Dr. Justin Marchegiani:  So looking at your triglyceride to HDL ratio, making sure it’s a minimum of 2:1 or less. I like closer to 1:1.  So 1:1 would be like someone having 50 on the HDL and 50 on the triglycerides.  We have a 1:1 ratio.  Where 2:1 would be like 100 on the triglycerides, 50 on the HDL, and then when you over that ratio that’s like getting into over 100 on the trigs, which are triglycerides.  So again, try to get that 1:1 ratio where 1.5 to 1 typically a really, really good place that tells us that we’re recycling cholesterol well and it also tells us that we’re not consuming too much carbohydrates and we’re not getting into a place of insulin resistance.

Baris Harvey:   Yeah, definitely.  I know oftentimes and this probably is an important–when working with a functional medicine practitioner, when we look at the scale like the range, usually the ranges are pretty large and as the diversity and as the population continues to get sicker, sometimes the ranges actually shift, what do you feel about when you have someone who comes to you and like, “Oh, well, my–it says that I’m normal but I don’t really feel right.”?

Dr. Justin Marchegiani:  Yeah.  So we have to look at what a lab test is designed to do.  So typically conventional medicine uses lab tests to pick up pathology or disease.  Nothing wrong with that.

Baris Harvey:  Uh-hmm.

Dr. Justin Marchegiani:  That’s great.  The only problem is there’s an assumption and the assumption is if you’re not diseased, you’re healthy.

Baris Harvey:  Yeah.

Dr. Justin Marchegiani:  That is the assumption or said another way, the absence of disease equals health.  And that could not be farther from the truth.  So–

Baris Harvey:  That’s like saying, your car that’s basically, “Oh, you have 4 wheels on your car, oh well, well then it runs, it’s fine.”

Dr. Justin Marchegiani:  Yeah, exactly, exactly.  It’s like saying, “Oh, well, if your car like isn’t like, you know, in a car accident and like bented up it must be perfect, right?”

Baris Harvey:  Yeah.

Dr. Justin Marchegiani:  And that’s just, that’s not the case.  So we have to look at what is a lab test.  So typically, anyone that’s, you know, has done like a statistics type of class at a graduate level, they’ll probably hear something known as standard deviations or a bell curve.

Baris Harvey:  Uh-huh.

Dr. Justin Marchegiani:  And a bell curve in a lab testing, we have the normal reference ranges made out of 2 standard deviations either way.  What that means is 95% of the population fits within 2 standard deviations, and outside of that, 2-1/2 on the high and 2-1/2 on the low would equal out of range.  So essentially when we’re looking at lab ranges, 95% of the population are considered normal–

Baris Harvey:   Yeah.

Dr. Justin Marchegiani:  And 2-1/2 on the high and low aren’t.  So 5% aren’t normal, 95% are.  So we know like just go walk around an airport or public event and just walk around and just look at people.  There is no way in heck that 95% of the population are healthy.

Baris Harvey:  Uh-hmm.

Dr. Justin Marchegiani:  There’s no way.  So when we look at these lab tests, it means–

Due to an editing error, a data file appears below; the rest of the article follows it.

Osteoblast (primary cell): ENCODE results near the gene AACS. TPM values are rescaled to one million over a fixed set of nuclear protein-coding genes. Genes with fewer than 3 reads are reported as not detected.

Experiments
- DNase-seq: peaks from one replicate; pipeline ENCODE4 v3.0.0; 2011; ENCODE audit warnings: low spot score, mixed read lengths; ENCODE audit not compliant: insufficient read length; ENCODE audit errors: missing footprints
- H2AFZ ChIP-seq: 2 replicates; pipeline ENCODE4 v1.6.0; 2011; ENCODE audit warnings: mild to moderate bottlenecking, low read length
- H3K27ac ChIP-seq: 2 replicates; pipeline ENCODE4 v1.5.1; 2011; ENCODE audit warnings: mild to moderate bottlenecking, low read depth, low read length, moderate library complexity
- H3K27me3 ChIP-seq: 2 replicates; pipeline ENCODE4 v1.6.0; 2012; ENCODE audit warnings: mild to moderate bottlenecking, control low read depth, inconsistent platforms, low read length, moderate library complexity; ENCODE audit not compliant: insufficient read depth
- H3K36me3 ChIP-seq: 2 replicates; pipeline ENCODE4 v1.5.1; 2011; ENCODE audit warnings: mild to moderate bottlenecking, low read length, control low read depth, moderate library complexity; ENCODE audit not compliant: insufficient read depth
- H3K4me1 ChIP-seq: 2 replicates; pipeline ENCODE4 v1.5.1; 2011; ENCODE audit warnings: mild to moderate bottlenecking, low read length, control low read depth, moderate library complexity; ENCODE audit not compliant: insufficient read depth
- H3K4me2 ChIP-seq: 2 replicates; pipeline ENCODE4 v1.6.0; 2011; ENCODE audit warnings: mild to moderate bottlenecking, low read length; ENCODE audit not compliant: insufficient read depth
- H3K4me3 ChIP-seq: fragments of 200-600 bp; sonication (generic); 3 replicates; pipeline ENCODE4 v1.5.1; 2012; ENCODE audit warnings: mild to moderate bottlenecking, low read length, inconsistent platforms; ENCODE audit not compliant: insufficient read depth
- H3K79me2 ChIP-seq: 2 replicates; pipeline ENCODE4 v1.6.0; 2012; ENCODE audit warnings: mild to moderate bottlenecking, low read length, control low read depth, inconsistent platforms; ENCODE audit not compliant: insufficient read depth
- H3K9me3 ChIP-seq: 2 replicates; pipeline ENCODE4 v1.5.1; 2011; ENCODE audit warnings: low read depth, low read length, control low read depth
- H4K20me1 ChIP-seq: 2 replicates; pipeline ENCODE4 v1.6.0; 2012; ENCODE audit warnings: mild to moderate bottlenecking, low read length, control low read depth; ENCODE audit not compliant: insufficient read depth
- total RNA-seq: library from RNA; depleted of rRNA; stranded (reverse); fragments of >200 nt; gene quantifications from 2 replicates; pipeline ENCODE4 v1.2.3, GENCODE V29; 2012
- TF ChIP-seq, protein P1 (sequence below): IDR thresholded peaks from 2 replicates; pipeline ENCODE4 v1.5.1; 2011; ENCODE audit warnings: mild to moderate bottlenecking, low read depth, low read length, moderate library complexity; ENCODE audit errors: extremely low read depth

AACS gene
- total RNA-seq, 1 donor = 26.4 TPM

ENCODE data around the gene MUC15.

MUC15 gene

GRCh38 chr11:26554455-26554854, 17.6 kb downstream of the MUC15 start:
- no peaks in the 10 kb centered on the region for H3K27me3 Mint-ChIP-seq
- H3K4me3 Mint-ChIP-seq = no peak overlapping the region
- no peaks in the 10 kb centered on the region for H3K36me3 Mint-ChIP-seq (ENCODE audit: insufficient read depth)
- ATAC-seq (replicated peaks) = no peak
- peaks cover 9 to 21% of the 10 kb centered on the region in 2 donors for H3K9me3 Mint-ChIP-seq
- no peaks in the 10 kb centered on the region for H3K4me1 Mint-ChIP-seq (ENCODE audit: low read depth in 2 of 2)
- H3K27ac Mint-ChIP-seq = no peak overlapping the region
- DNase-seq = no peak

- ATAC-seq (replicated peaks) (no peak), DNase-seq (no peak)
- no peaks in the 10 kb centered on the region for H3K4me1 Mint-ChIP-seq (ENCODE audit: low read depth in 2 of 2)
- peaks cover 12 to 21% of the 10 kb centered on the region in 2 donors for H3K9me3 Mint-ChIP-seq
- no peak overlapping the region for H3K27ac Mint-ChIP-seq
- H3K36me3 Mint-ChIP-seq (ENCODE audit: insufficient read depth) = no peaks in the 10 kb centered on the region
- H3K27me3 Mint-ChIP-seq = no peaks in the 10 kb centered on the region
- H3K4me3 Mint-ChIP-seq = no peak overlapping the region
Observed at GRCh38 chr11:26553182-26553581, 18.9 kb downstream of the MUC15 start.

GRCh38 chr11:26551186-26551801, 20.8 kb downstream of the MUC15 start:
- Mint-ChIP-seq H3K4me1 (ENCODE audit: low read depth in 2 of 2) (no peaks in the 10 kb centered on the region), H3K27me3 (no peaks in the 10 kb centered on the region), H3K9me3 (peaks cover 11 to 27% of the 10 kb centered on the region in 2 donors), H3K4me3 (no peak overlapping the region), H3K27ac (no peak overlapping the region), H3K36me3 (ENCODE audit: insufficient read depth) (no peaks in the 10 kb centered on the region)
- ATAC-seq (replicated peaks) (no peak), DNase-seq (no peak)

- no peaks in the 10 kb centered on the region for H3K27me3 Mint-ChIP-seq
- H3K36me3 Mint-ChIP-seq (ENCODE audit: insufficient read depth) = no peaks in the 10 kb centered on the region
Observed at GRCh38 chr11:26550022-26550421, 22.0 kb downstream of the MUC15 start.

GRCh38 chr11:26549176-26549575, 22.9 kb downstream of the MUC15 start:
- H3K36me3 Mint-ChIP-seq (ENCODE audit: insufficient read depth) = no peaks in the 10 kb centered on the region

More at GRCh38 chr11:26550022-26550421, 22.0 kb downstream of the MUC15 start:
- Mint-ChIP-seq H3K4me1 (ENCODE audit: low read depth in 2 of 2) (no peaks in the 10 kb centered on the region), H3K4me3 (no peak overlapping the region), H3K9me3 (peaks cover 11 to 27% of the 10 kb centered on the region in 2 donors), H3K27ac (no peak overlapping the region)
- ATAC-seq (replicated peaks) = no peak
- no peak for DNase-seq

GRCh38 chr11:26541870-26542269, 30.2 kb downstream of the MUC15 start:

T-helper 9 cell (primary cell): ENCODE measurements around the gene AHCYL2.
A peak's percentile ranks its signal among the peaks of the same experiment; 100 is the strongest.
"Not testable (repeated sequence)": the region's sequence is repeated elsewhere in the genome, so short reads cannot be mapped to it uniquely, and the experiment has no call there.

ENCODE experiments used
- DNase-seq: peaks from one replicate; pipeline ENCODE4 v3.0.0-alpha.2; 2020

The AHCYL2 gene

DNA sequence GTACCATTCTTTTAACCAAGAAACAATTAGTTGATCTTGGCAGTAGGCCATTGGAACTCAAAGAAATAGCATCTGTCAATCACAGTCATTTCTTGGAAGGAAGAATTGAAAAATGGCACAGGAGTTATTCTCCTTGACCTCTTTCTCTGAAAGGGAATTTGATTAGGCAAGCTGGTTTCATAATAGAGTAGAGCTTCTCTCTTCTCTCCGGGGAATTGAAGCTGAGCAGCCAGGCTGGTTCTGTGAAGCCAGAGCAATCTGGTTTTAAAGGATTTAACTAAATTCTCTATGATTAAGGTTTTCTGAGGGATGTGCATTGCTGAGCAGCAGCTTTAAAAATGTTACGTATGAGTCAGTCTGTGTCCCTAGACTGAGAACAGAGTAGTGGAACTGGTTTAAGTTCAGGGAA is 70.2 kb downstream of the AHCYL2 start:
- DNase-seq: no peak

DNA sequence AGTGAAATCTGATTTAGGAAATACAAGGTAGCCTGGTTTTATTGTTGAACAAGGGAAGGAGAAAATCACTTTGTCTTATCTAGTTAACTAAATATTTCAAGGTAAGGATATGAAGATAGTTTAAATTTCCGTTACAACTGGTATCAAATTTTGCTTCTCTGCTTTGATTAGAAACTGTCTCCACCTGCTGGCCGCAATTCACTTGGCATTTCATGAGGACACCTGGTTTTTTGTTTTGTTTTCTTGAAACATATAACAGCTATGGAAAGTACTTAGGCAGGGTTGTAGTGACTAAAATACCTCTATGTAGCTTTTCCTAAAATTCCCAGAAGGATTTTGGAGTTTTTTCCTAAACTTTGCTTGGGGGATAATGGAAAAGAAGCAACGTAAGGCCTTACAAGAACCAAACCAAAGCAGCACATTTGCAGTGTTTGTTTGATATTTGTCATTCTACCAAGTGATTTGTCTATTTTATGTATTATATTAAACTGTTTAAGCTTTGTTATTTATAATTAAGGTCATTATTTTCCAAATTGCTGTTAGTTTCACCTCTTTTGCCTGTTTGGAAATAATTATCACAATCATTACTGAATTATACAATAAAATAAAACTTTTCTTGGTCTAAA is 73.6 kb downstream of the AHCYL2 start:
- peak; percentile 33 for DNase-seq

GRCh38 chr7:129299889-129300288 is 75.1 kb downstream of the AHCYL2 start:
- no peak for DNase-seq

Baris Harvey:   No, no offense to everybody but–

Dr. Justin Marchegiani:  Yeah.

Baris Harvey:   95%, yeah.

Dr. Justin Marchegiani:  Yeah, I mean, just go walk–just go walk around.  Just go to an airport and just look, right?  I would say like it’s probably 50-50, if less than that, you know.  Probably maybe even 25% of people are really, really healthy.  Like 20% are probably really healthy.

Baris Harvey:   Uh-hmm.

Dr. Justin Marchegiani:  And then the 80% probably have some type of symptom they’re working on and as they progress it gets worse and worse.  But when we look at, the conventional lab tests, obviously we wanna look at the standard lab ranges, because if something’s off there, that’s more of a problem.  It just means the chronicity has been there.  It’s a long–it’s been there longer.  But also we wanna look at things on a spectrum.  So we kind have like our optimal reference range, which is, would be like the middle 30%.  That’s kinda like our reference range and then we look at things as–as they would veer away 10% either direction.  And the farther they go away from that would be potentially the more there’s an issue.  And it just helps us because we can pick things up before they go out of range.  It may take years to go out of range, right?  So if you’re running towards a cliff at full speed, well, it’s just a matter of time before you fall off the cliff.  Conventional medicine says we, you know, we really can’t do much until we literally see you in mid-air off the cliff.  But it’s already too late, you’re gonna hit ground, hit rock bottom.  So if we like we see you heading in that directions, meaning we run a lab test and we see you moving, you know, towards that second standard deviation, we can start making diet and lifestyle and stress interventions.  We can look at things from a functional perspective.  We can do more functional test such as maybe obscure thyroid markers.  We can look at adrenals.  We can look at infections.  We can look at stool testing for SIBO–